“This is a historic moment, one for which Indigenous Peoples have been advocating for generations. Today, our Prime Minister announced that our Government will ensure that the recognition of Indigenous rights, including Indigenous self-determination and the inherent right of self-government, is the foundation of our relationship with Indigenous Peoples. We have heard loud and clear that true reconciliation with Indigenous Peoples requires federal legislation and policies to be changed to reflect the full promise of Section 35 of our Constitution. Through a Recognition and Implementation of Rights Framework, we can continue along the path of decolonization, transform relations with Indigenous Peoples, achieve greater equality, address socio-economic gaps, and build a better Canada.”
—The Honourable Jody Wilson-Raybould, Minister of Justice and Attorney General of Canada
- In 1982, Aboriginal and treaty rights were recognized and affirmed through Section 35 of the Constitution Act, 1982, but the work to define these rights was not undertaken.
- In addition to Indigenous Peoples, provincial and territorial governments will be engaged, as well as individuals from civil society, the business community, and the public at large.
- These engagement activities will also focus on the creation of the two new departments that will replace Indigenous and Northern Affairs Canada, as well as the mandates of each Minister. The feedback will help the Government of Canada better serve the distinct priorities of First Nations, Inuit, and Métis Peoples.
- This work builds on the Government of Canada’s ongoing reconciliation efforts, including:
- The unqualified endorsement of the United Nations Declaration on the Rights of Indigenous Peoples;
- A commitment to implement the Truth and Reconciliation Commission’s 94 Calls to Action;
- The creation of the Working Group on the Review Laws and Policies Related to Indigenous Peoples;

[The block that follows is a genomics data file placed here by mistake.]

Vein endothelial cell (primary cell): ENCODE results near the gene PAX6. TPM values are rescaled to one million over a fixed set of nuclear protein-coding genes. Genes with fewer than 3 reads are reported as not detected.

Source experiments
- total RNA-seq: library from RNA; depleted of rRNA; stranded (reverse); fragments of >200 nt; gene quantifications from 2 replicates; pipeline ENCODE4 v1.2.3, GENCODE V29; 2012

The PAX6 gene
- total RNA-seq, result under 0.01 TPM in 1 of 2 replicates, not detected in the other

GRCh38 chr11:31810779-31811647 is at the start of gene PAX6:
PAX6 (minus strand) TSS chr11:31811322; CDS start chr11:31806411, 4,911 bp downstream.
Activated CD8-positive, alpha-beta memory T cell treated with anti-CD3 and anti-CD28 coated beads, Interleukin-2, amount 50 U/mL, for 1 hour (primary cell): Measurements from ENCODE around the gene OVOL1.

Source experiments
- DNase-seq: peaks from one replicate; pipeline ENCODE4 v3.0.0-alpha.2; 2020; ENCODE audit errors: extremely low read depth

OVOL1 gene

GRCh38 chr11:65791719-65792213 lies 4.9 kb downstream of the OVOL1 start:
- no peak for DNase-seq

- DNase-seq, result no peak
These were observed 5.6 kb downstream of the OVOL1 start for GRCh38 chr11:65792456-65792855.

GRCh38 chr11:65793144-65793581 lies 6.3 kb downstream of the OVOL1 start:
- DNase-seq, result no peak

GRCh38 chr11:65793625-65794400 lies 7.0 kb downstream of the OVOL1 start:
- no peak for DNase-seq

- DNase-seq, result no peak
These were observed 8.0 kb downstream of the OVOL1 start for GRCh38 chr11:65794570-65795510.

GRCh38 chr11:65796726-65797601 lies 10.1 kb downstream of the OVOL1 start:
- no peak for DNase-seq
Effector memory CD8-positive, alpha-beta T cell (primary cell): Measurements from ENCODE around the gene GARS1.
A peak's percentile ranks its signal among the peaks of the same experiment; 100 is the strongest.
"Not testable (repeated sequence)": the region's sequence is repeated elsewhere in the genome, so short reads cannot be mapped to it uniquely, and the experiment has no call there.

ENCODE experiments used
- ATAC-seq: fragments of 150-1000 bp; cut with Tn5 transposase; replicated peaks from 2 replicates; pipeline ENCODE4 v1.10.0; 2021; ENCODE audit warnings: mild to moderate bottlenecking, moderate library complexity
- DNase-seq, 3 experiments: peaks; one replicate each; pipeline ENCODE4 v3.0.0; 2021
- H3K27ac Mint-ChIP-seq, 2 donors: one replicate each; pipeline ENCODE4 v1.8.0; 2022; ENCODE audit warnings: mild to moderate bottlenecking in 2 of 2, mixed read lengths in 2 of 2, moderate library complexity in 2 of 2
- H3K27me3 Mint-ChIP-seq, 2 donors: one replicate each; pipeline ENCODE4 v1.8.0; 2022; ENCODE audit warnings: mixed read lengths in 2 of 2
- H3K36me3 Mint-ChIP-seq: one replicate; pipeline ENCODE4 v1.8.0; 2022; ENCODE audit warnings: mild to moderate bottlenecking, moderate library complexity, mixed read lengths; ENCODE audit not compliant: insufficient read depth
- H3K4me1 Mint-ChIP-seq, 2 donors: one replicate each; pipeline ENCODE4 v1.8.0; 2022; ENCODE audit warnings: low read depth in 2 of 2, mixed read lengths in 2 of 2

- The release of the Principles Respecting the Government of Canada’s Relationship with Indigenous Peoples; and
- The ongoing work at Recognition of Indigenous Rights and Self-Determination tables where the government and Indigenous Peoples work in partnership on the priorities identified by Indigenous partners.
- A clear Recognition and Implementation of Rights Framework across the federal government will provide clarity and certainty on Canada’s responsibilities toward engaging with Indigenous Peoples in a respectful, cooperative partnership–from coast to coast to coast.
- Many studies, reports, and organizations have recommended in recent decades recognizing Indigenous rights in legislation, including the report of the Royal Commission on Aboriginal Peoples and the Truth and Reconciliation Commission, and the First Ministers’ Conferences on the Rights of Aboriginal Peoples.
- New Ministers to support the renewed relationship with Indigenous Peoples
- Truth and Reconciliation Commission Calls to Action
- Principles Respecting the Government of Canada’s Relationship with Indigenous Peoples
- Working Group of Ministers on the Review of Laws and Policies Related to Indigenous Peoples